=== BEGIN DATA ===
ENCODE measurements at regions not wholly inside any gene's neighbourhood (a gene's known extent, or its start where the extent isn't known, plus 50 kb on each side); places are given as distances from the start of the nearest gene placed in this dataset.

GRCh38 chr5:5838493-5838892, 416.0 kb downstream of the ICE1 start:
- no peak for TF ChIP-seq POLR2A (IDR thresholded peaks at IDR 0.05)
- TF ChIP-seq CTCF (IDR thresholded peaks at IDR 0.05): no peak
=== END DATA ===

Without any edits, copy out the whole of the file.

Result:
ENCODE measurements at regions not wholly inside any gene's neighbourhood (a gene's known extent, or its start where the extent isn't known, plus 50 kb on each side); places are given as distances from the start of the nearest gene placed in this dataset.

GRCh38 chr5:5838493-5838892, 416.0 kb downstream of the ICE1 start:
- no peak for TF ChIP-seq POLR2A (IDR thresholded peaks at IDR 0.05)
- TF ChIP-seq CTCF (IDR thresholded peaks at IDR 0.05): no peak